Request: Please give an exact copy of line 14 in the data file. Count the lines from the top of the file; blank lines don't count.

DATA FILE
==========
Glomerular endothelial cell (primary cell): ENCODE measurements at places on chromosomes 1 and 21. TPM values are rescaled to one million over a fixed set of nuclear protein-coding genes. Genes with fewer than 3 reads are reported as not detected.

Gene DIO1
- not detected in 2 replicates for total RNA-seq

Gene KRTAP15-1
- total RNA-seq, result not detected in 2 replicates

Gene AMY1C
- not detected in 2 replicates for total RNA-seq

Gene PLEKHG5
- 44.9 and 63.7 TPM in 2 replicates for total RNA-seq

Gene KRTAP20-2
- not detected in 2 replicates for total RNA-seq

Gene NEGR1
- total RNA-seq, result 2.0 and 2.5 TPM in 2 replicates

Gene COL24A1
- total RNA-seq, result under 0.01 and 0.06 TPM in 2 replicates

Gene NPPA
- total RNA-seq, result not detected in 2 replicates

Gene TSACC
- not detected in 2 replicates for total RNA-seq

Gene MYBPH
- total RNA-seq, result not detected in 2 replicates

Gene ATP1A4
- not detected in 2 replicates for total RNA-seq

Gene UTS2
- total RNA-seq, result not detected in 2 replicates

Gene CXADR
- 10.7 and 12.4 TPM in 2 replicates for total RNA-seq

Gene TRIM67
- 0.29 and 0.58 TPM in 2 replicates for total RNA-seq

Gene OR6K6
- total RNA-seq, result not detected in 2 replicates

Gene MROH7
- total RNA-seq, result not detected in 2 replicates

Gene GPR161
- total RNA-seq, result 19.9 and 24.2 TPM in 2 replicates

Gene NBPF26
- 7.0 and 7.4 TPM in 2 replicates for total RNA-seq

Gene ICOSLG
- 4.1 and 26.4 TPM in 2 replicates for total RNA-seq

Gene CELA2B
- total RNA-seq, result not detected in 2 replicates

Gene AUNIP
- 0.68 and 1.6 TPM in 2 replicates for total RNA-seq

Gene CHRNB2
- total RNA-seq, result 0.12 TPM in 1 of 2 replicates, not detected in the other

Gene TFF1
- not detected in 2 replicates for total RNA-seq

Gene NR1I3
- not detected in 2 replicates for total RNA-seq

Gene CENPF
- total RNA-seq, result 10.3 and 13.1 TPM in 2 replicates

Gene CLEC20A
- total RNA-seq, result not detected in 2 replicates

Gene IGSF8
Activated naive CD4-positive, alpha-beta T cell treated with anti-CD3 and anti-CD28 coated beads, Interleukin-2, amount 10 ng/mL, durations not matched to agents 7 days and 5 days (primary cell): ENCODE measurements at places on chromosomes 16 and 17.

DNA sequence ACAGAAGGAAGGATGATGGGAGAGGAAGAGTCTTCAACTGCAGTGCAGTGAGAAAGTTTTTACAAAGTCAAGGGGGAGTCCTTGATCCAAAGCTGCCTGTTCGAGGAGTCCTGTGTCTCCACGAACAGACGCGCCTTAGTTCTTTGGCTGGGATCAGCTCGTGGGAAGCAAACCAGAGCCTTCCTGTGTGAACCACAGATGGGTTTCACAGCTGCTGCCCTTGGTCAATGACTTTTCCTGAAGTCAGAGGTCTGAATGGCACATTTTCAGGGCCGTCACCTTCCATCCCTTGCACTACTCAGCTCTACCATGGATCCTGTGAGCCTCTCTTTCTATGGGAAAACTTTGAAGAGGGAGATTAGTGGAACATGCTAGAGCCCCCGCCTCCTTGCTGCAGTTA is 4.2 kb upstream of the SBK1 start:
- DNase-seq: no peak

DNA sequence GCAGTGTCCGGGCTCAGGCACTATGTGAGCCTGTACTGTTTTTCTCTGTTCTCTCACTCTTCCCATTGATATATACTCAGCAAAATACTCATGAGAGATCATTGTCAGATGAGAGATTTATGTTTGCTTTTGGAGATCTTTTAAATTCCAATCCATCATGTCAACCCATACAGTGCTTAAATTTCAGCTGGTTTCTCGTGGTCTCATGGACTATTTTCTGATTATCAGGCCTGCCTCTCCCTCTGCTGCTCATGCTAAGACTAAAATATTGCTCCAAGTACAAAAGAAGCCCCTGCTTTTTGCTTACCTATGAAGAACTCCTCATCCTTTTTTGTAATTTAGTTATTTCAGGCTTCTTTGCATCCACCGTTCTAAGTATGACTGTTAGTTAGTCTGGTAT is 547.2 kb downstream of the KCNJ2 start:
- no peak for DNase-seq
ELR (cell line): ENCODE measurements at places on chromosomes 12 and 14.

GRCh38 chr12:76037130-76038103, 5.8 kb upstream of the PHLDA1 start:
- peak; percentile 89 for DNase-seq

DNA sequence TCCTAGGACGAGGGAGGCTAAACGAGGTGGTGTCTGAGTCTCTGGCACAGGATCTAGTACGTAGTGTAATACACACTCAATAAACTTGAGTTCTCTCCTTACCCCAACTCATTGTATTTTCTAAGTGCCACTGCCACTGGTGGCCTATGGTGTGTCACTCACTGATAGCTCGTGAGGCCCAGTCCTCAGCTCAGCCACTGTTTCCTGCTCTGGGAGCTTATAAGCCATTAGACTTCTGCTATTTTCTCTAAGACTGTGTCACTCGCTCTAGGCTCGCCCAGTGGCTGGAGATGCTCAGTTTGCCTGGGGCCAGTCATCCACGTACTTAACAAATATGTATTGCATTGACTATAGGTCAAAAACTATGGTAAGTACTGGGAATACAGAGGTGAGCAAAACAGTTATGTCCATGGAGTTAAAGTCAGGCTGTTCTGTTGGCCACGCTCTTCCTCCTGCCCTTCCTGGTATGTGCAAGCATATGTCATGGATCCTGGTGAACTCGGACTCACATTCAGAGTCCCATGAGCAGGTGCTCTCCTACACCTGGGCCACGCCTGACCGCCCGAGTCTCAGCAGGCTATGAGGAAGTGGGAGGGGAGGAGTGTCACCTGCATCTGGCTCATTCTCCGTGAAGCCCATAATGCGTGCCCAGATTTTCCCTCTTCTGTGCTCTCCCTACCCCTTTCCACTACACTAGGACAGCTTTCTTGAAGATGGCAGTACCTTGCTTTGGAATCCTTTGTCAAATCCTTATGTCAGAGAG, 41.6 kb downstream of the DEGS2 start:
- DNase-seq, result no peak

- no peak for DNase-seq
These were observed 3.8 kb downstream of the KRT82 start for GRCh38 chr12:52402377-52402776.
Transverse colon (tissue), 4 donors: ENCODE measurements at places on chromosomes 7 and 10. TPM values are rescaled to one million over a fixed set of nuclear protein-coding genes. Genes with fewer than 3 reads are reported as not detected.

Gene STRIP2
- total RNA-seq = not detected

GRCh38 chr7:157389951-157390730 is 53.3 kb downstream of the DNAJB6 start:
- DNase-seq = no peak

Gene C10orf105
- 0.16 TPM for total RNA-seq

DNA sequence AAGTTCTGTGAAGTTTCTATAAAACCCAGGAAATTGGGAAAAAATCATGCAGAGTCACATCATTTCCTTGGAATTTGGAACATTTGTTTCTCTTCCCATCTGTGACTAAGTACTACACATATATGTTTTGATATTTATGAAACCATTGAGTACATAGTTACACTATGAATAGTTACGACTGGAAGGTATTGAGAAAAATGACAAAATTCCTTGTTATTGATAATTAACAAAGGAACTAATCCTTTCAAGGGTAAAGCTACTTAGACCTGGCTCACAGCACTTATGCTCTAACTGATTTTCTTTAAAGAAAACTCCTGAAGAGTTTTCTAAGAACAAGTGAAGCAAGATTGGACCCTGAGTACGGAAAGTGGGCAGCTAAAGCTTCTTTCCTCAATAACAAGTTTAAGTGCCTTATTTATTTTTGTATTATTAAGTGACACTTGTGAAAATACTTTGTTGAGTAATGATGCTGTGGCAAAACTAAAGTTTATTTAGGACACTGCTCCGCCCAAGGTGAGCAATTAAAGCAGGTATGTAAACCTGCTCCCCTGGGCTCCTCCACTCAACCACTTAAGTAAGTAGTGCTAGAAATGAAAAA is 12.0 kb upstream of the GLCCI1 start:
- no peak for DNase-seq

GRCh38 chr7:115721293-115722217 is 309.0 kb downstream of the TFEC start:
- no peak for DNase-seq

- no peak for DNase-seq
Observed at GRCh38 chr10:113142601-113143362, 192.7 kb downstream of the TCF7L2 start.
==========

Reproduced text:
Gene COL24A1